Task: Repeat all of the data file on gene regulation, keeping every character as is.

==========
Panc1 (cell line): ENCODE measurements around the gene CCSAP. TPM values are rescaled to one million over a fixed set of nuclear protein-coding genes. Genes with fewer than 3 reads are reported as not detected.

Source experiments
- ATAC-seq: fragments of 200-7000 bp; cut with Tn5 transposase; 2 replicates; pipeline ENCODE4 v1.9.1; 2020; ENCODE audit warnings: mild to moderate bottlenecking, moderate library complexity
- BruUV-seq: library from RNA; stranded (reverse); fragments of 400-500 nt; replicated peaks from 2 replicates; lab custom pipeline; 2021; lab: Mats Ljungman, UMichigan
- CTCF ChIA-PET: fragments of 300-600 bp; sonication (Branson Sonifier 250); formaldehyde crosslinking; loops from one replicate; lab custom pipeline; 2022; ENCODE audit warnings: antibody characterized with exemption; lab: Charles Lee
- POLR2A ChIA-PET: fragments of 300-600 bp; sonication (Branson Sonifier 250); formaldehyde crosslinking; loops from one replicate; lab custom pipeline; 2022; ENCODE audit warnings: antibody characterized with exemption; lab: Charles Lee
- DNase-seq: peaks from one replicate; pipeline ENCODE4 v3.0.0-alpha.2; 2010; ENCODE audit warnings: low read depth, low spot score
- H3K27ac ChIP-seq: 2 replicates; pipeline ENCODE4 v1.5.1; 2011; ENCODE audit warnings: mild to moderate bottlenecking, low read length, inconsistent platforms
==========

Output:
Panc1 (cell line): ENCODE measurements around the gene CCSAP. TPM values are rescaled to one million over a fixed set of nuclear protein-coding genes. Genes with fewer than 3 reads are reported as not detected.

Source experiments
- ATAC-seq: fragments of 200-7000 bp; cut with Tn5 transposase; 2 replicates; pipeline ENCODE4 v1.9.1; 2020; ENCODE audit warnings: mild to moderate bottlenecking, moderate library complexity
- BruUV-seq: library from RNA; stranded (reverse); fragments of 400-500 nt; replicated peaks from 2 replicates; lab custom pipeline; 2021; lab: Mats Ljungman, UMichigan
- CTCF ChIA-PET: fragments of 300-600 bp; sonication (Branson Sonifier 250); formaldehyde crosslinking; loops from one replicate; lab custom pipeline; 2022; ENCODE audit warnings: antibody characterized with exemption; lab: Charles Lee
- POLR2A ChIA-PET: fragments of 300-600 bp; sonication (Branson Sonifier 250); formaldehyde crosslinking; loops from one replicate; lab custom pipeline; 2022; ENCODE audit warnings: antibody characterized with exemption; lab: Charles Lee
- DNase-seq: peaks from one replicate; pipeline ENCODE4 v3.0.0-alpha.2; 2010; ENCODE audit warnings: low read depth, low spot score
- H3K27ac ChIP-seq: 2 replicates; pipeline ENCODE4 v1.5.1; 2011; ENCODE audit warnings: mild to moderate bottlenecking, low read length, inconsistent platforms